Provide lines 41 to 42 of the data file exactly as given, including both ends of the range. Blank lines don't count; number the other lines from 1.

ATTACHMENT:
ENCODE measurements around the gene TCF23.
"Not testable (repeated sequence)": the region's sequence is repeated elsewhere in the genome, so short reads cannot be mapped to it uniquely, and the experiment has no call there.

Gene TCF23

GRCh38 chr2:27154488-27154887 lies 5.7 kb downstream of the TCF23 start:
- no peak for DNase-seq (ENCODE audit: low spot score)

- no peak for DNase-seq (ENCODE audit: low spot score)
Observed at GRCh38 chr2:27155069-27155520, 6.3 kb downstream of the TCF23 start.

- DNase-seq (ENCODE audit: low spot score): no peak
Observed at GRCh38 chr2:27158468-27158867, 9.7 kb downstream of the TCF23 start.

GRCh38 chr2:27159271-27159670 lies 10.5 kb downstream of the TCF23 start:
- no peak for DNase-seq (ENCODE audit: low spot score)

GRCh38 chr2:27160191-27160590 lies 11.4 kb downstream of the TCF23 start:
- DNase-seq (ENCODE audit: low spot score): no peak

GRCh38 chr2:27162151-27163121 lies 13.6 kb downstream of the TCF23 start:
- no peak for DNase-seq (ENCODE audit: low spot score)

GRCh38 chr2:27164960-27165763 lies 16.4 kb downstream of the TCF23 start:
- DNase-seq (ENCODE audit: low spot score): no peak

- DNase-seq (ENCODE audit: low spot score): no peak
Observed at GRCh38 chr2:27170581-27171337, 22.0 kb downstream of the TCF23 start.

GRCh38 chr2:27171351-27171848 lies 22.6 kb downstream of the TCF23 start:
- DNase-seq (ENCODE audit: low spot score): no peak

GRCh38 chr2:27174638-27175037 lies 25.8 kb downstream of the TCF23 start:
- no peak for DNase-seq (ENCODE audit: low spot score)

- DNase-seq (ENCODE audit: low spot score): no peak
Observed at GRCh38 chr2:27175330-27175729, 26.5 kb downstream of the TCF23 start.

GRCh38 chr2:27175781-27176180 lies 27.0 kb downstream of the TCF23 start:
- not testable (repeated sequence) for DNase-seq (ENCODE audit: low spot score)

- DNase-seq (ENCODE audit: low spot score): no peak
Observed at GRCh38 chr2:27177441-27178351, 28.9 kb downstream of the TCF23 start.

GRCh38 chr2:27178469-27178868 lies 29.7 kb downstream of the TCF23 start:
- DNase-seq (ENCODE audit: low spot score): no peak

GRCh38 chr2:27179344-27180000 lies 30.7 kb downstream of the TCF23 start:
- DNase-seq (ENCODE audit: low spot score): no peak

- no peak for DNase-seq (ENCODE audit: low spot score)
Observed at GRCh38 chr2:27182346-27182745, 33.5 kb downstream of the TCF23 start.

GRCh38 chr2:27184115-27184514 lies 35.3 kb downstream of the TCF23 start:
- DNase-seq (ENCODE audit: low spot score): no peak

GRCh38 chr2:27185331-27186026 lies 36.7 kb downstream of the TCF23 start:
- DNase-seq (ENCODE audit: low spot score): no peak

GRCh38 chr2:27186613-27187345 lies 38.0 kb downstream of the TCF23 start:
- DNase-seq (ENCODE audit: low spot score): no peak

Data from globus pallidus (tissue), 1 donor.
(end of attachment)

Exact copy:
- DNase-seq (ENCODE audit: low spot score): no peak

Data from globus pallidus (tissue), 1 donor.